Jump to content


  • Content Count

  • Joined

  • Last visited

About Bug

  • Rank
    New Member

Recent Profile Visitors

The recent visitors block is disabled and is not being shown to other users.

  1. Hello, I recently came across a vintage Saddle for sale. The maker mark says Russell Saddle Co Oxford Alabama. The saddle has been stored inside for the past 40 years. I haven't been able to inspect closely, but detailed pictures show no cracking. A general search only came up with one other saddle by this maker. It went in an estate sale for 3000 two years ago. That saddle was fancier than what I am looking at, but all that I have found so far to go on. The ad for the sold saddle said 1950s. I was hoping someone had heard of this saddle maker. The saddle has detailed floral tooling, no silver. Any input would be appreciated, thanks!
  2. Thank you for the replies. Oddly enough, Peggy Veach responded that the saddle was made in 94. It was made in MO, but was modelled after a saddle made by Lingle for a cowboy in S. FL. Someone went into a western store in Okeechobee (about 20 miles from me) and wanted another saddle just like it after Lingle died, which is when Veach started working directly with this store. I don't know the exact number of saddles made, but they stopped making them when the store changed owners. Yes, the latigo is attatched the same way on both sides. I was also curious about how the skirt was sewn together. I'm not sure the correct term, but the top skirt is sewn into the bottom. Apparently, there is also something interesting about how the stirrup and fender are hung on this saddle. Its definately a saddle that you can sit in all day. Veach said that to reproduce this exact saddle (all roughout, no bling) would cost $3000. This one is definately well worked out of, but still has a lot of life in it. How difficult would it be to change the lace up stirrups to a buckle?
  3. I didn't receive any responses to my last post, but will try again since I thoroughly enjoy lurking around this site and learning all I can about saddles. I found out some information about the saddle in question from my last post. It is a Veach saddle, known as a "lingle" saddle due to the original designer, Floyd Lingle, who moved to south FL after working with Monroe Veach in the 1940s. According to the company, this saddle was only sold in Florida and I do know that this particular style of saddle is still very popular with the dayworking cowboy. I was curious about the rigging of this particular saddle, as it is very different from any other saddles I have seen. The tie strap is actually sewn into the saddle on both sides just behind the ring, which is much further forward than most saddles I've seen. Also, what is the deal with lace up stirrups? Is there an advantage to this that I don't see? (besides the fact that o thers don't ride in the saddle unless they share the same leg length...) This saddle is big on the mare in the picture, but fits my gelding beautifully which is not an easy thing to do. Any information behind the reason behind the style and construction is appreciated. *I'm having trouble posting pics at the moment for some reason, but pics can be seen here http://leatherworker.net/forum/index.php?showtopic=26050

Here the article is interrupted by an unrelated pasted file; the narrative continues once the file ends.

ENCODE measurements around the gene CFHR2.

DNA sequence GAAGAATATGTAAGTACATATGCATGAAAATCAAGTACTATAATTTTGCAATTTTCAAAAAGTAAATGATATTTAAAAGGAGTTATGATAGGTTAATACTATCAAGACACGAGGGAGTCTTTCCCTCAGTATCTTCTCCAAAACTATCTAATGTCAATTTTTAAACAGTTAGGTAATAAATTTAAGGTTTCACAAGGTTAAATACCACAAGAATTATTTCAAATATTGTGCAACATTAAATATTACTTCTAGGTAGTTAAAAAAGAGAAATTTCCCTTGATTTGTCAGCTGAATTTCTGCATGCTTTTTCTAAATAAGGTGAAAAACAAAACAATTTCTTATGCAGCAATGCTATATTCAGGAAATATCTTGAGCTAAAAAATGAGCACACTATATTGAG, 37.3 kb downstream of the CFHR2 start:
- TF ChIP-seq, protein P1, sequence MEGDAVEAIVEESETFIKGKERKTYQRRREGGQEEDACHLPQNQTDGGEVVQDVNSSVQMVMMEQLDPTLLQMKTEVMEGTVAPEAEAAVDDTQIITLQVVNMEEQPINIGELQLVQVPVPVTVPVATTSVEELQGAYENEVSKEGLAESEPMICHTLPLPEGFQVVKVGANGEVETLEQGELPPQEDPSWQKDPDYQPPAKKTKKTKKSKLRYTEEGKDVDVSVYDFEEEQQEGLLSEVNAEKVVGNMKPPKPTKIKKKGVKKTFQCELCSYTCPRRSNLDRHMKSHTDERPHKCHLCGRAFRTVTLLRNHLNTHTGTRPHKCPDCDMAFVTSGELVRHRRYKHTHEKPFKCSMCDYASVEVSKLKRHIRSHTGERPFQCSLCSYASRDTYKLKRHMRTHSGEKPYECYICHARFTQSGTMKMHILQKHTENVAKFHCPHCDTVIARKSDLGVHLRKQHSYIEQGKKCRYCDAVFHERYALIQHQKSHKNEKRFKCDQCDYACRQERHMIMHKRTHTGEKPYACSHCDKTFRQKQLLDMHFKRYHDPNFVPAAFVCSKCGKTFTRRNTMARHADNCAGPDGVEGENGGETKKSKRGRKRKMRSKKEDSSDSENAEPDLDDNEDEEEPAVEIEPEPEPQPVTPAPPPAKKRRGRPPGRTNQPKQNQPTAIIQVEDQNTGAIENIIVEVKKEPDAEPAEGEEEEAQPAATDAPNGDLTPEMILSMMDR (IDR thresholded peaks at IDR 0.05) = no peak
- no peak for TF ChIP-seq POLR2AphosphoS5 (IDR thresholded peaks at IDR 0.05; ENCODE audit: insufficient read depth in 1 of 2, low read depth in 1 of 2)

4. I am curious about any history and the value of this saddle. I have done a search for other saddles of this type, but haven't been able to find any similar, and all have been priced anywhere between $250 and $1500. I was told it is 10 yrs old, but it does appear older to me. It has the tie strap sewn into the saddle, no tooling or really anything significant besides some stitching on the fender. It does have some tears in the right fender. It has a high cantle and padding against the back of the seat. It has obviously been used in the past for working, but seems solid. Rawhide wrapped wood tree. It is incredibly comfortable. Any help here would be appreciated. It has the maker mark in 4 places on the saddle. Thank you for any advice that you may have to offer here.
  5. welcome to the site

  • Create New...